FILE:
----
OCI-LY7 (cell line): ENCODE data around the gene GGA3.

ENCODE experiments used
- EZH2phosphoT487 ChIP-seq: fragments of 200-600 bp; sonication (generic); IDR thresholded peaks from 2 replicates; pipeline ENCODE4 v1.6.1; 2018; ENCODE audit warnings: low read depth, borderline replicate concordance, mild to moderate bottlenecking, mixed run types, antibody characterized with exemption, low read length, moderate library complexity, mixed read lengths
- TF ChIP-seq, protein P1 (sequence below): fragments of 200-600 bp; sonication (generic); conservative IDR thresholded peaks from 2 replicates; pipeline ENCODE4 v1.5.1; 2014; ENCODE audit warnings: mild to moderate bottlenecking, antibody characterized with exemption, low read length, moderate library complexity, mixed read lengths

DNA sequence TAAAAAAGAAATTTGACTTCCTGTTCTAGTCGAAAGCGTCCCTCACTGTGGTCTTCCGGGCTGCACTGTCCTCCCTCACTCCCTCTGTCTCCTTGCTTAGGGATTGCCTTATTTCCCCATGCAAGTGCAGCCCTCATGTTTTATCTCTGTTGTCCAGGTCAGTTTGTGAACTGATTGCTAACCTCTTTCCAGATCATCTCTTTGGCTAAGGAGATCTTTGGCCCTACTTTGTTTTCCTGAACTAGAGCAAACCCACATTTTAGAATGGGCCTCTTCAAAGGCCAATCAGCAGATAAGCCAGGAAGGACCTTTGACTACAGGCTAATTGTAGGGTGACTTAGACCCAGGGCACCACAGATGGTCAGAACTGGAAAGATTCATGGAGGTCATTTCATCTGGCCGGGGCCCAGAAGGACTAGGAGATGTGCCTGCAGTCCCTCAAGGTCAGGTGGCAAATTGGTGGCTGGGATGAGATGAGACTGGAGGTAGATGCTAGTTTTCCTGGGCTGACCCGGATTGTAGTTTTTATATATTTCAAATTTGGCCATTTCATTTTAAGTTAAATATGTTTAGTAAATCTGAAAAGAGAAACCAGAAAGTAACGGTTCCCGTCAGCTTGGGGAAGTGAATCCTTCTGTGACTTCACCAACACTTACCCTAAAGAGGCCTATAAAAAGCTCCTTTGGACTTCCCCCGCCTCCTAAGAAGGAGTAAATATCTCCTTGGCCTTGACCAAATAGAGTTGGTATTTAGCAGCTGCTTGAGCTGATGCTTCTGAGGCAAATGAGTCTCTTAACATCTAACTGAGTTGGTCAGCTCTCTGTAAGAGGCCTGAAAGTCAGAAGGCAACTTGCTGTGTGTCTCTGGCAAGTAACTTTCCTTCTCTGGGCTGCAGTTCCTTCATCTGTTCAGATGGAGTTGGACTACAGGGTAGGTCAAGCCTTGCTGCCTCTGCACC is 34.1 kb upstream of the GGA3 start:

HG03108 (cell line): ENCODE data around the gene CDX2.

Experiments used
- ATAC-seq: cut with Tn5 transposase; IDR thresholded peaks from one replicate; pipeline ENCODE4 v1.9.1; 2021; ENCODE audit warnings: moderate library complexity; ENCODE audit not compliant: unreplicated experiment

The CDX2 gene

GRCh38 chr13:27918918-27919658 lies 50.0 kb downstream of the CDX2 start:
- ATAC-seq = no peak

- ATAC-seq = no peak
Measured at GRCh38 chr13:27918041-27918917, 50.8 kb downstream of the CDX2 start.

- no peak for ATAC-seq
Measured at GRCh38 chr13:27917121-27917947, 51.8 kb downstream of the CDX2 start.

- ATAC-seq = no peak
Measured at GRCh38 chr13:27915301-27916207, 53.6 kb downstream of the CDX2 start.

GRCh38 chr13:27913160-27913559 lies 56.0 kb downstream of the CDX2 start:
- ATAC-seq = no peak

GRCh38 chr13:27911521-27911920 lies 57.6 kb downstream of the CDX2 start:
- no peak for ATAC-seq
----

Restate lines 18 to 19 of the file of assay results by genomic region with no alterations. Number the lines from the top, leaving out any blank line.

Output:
GRCh38 chr13:27913160-27913559 lies 56.0 kb downstream of the CDX2 start:
- ATAC-seq = no peak